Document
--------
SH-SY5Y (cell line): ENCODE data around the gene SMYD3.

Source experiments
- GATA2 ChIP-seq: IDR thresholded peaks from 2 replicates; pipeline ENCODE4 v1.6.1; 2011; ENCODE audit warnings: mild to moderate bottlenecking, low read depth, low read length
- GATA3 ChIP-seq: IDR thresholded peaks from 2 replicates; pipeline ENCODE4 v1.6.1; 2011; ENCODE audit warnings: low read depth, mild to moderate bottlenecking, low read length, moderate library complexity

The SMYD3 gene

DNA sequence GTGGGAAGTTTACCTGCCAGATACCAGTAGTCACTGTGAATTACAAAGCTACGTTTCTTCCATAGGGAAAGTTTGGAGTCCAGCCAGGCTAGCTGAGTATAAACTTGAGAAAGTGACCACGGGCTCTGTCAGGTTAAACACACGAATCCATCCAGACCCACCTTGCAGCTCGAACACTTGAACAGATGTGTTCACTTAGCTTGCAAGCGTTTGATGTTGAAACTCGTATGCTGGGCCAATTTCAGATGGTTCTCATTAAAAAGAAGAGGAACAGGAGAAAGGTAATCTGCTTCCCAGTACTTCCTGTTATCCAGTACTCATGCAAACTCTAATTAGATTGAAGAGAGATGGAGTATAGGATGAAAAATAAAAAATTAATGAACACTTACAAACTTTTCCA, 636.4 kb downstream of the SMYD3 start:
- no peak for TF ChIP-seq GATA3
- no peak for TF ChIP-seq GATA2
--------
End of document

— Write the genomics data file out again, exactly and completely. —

SH-SY5Y (cell line): ENCODE data around the gene SMYD3.

Source experiments
- GATA2 ChIP-seq: IDR thresholded peaks from 2 replicates; pipeline ENCODE4 v1.6.1; 2011; ENCODE audit warnings: mild to moderate bottlenecking, low read depth, low read length
- GATA3 ChIP-seq: IDR thresholded peaks from 2 replicates; pipeline ENCODE4 v1.6.1; 2011; ENCODE audit warnings: low read depth, mild to moderate bottlenecking, low read length, moderate library complexity

The SMYD3 gene

DNA sequence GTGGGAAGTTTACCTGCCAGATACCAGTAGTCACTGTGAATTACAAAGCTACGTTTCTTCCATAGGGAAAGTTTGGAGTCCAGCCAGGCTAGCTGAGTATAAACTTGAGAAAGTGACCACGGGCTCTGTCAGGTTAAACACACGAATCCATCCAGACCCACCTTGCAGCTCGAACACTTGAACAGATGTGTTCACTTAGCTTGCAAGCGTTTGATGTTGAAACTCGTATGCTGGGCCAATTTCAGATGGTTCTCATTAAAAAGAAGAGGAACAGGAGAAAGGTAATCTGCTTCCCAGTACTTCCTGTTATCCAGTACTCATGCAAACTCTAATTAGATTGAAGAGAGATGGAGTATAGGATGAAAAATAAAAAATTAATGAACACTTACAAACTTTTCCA, 636.4 kb downstream of the SMYD3 start:
- no peak for TF ChIP-seq GATA3
- no peak for TF ChIP-seq GATA2